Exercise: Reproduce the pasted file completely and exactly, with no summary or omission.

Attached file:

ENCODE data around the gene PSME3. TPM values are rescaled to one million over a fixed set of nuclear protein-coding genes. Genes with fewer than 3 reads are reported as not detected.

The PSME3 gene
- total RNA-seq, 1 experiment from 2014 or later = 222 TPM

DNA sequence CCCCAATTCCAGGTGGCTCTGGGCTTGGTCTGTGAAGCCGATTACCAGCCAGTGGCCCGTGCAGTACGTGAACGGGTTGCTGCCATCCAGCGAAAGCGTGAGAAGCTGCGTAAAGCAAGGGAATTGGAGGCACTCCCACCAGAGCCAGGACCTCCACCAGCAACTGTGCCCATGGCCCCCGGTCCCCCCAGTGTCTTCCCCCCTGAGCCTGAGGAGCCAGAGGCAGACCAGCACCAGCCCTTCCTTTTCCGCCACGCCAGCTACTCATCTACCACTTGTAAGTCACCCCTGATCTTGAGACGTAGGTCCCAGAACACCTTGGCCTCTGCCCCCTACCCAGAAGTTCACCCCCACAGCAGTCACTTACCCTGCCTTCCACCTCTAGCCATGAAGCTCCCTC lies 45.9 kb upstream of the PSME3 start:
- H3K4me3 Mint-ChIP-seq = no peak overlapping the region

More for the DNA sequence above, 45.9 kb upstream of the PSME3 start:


ENCODE data around the gene PSME3. TPM values are rescaled to one million over a fixed set of nuclear protein-coding genes. Genes with fewer than 3 reads are reported as not detected.

The PSME3 gene
- total RNA-seq, 1 experiment from 2014 or later = 222 TPM

DNA sequence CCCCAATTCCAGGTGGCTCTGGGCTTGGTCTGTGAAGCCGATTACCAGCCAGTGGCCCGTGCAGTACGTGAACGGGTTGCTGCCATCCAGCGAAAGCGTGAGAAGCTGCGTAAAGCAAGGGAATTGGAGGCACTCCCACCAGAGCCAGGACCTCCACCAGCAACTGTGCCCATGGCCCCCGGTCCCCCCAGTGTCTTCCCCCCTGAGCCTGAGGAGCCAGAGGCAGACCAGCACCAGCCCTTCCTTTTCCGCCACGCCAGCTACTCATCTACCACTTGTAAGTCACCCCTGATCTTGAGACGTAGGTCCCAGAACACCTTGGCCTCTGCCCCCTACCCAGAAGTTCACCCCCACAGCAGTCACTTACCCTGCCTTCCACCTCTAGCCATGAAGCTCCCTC lies 45.9 kb upstream of the PSME3 start:
- H3K4me3 Mint-ChIP-seq = no peak overlapping the region

More for the DNA sequence above, 45.9 kb upstream of the PSME3 start: